CHIDEYA: Now, let me just jump in and get Wade in here. What is your story for getting launched in this business? How tough was it?

Mr. HUDSON: It was extremely tough, but we had to make that step in order to get our books out in the marketplace. We could not look to major publishers to acquire the manuscripts that we had. We started publishing in 1987. And before taking that step ourselves to launch our own company, we had gone to major publishing houses with manuscripts and ideas that we had. And we were told by some editors that there was no market for the kind of books that we wanted to write.

And so rather than continue to complain and to pressure them into doing what they really did not want to do, my wife, Cheryl, and I said, well, we'll just start our own company. And we knew that there was a demand for the kind of books that we wanted to publish because we were looking for them for our children. And we knew friends of ours who were looking for these kinds of books as well.

CHIDEYA: Now what were the...

Mr. HUDSON: So we started just...

CHIDEYA: What was the worst moment...

Mr. HUDSON: I'm sorry.

CHIDEYA: ...and the best moment of running your own company?

Mr. HUDSON: Well, there have been a number of worst moments and a number of really great moments. It's - the business is peaks and valleys, you know? You do well for a period of time. A title may sell extremely well, and then you go through a period when your title is not selling that way. And we've been at it now for about 20 years. And I think I'll - the fact that we are still doing it and we are still surviving, and we are still making money, what we are doing is really the testimony to our dedication, to...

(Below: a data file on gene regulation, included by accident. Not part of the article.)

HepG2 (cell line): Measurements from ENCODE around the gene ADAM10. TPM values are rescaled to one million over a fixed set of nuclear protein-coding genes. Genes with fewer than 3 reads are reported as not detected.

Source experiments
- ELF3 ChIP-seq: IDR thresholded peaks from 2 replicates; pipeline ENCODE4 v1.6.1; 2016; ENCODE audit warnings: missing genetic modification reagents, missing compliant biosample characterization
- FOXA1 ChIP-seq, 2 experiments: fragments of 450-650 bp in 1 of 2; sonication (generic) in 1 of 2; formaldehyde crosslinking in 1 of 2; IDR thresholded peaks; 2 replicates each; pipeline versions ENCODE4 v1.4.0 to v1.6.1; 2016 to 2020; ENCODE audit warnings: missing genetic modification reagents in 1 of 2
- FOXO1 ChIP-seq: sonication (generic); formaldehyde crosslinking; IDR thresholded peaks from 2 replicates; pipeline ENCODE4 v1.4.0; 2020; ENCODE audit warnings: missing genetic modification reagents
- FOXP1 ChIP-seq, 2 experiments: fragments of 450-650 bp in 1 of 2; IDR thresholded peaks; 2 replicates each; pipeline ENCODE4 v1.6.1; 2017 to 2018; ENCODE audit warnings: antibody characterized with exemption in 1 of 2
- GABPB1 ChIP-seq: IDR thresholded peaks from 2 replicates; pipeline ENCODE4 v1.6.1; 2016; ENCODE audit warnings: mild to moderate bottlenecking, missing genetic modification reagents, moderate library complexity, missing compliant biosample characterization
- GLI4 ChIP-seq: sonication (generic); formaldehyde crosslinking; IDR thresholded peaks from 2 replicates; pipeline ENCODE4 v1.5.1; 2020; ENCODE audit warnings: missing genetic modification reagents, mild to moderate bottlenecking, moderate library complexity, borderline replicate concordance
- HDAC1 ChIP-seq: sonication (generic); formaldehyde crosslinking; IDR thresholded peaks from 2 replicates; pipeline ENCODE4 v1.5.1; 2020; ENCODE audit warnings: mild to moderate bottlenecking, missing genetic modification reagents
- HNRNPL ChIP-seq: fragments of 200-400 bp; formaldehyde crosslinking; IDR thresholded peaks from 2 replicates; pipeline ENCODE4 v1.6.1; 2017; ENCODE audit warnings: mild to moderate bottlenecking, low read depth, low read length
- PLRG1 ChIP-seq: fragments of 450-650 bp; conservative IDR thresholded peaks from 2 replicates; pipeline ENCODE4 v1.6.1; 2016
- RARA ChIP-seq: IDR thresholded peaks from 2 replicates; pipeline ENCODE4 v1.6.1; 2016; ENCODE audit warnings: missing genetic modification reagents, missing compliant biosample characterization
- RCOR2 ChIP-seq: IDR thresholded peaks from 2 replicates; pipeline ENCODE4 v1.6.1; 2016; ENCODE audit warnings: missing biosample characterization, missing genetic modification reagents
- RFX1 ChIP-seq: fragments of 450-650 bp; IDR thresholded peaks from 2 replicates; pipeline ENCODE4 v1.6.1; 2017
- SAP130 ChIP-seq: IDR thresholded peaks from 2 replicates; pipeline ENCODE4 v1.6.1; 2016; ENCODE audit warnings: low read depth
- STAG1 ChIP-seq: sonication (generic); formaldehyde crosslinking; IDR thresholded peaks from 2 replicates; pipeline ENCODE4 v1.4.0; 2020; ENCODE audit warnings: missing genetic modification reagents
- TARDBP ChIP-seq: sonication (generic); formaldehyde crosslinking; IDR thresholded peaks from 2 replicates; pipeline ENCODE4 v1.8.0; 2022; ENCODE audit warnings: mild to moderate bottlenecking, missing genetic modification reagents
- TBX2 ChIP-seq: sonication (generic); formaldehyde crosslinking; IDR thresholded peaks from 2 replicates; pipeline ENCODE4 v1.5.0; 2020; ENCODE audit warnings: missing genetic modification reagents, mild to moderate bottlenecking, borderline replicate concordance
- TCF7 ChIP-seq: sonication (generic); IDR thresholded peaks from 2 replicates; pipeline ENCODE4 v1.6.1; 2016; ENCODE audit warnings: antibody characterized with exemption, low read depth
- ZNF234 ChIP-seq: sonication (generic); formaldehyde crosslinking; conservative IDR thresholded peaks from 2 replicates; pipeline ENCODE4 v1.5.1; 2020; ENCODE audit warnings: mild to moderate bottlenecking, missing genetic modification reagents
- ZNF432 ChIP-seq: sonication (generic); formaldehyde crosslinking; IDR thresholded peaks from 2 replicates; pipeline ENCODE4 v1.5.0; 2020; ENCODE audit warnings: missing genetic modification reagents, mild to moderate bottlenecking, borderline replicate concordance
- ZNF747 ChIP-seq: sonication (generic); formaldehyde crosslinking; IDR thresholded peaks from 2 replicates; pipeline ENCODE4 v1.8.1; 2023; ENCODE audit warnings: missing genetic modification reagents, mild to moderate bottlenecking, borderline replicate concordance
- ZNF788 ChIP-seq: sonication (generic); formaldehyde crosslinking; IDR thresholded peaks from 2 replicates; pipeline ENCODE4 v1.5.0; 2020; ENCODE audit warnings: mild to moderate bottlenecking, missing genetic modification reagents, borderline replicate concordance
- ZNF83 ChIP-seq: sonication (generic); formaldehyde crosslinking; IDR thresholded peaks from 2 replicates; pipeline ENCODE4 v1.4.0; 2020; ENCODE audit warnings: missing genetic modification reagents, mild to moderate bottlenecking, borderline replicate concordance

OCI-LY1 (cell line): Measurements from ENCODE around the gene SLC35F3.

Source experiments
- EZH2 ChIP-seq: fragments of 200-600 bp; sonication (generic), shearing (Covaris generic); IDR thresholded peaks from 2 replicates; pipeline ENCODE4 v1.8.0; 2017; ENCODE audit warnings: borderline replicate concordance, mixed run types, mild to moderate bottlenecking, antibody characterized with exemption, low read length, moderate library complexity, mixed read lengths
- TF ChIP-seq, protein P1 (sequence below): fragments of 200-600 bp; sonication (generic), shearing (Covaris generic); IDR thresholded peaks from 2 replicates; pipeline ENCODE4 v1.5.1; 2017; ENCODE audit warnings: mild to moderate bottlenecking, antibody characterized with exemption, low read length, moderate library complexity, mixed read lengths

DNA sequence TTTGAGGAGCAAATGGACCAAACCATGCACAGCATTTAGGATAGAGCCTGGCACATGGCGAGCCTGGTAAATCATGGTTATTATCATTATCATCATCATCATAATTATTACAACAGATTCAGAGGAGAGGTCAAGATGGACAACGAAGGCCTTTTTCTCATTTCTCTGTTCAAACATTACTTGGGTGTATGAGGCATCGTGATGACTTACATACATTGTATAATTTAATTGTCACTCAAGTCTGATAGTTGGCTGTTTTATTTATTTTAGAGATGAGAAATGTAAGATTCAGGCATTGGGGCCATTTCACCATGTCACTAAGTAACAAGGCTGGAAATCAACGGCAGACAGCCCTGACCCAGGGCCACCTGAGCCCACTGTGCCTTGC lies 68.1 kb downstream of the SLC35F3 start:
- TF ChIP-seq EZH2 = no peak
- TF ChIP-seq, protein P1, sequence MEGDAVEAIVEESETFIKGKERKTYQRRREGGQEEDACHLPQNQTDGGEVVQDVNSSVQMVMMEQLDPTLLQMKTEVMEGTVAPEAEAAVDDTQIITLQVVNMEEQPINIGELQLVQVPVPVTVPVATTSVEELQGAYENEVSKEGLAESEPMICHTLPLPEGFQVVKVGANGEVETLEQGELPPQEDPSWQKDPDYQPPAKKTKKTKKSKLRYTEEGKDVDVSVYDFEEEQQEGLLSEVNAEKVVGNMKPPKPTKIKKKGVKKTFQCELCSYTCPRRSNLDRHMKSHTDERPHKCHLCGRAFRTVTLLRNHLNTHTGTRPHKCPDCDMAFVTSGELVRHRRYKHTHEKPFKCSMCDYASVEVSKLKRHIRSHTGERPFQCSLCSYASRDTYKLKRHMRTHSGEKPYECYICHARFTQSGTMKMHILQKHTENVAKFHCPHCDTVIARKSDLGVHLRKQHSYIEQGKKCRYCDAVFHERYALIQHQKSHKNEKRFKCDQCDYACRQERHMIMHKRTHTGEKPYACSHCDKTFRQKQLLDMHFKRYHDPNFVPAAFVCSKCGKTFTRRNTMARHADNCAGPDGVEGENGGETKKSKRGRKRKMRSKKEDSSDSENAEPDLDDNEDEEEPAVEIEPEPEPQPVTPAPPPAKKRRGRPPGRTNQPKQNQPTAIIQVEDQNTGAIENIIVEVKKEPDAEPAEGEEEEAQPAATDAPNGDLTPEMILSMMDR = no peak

Mr. HUDSON: I'm sorry.

CHIDEYA: No, no. Absolutely. I wanted to bring again James in. Eso Won Books here in L.A. I get a chance to visit you guys in Leimert Park. You've been around for quite a while. How does the publishing business - and comment on both the sort of mainstream general interest publishing business and African-American distributors and publishers - affect your business? And what have been some of the recent ups and downs?

Mr. FUGATE: Oh. I think independent publishing has grown tremendously in the last ten years. As has regular mainstream publishing, I think we have seen an explosion in both. And I remember, you know, we've worked with Tina McElroy since her first book came out. We've worked to have Wade Hudson's books for 20 of the years we've been in business, too. But you see now a huge leap in the publishing industry towards, I think, non-fiction, but also urban fiction has become a huge part of the African-American selling landscape.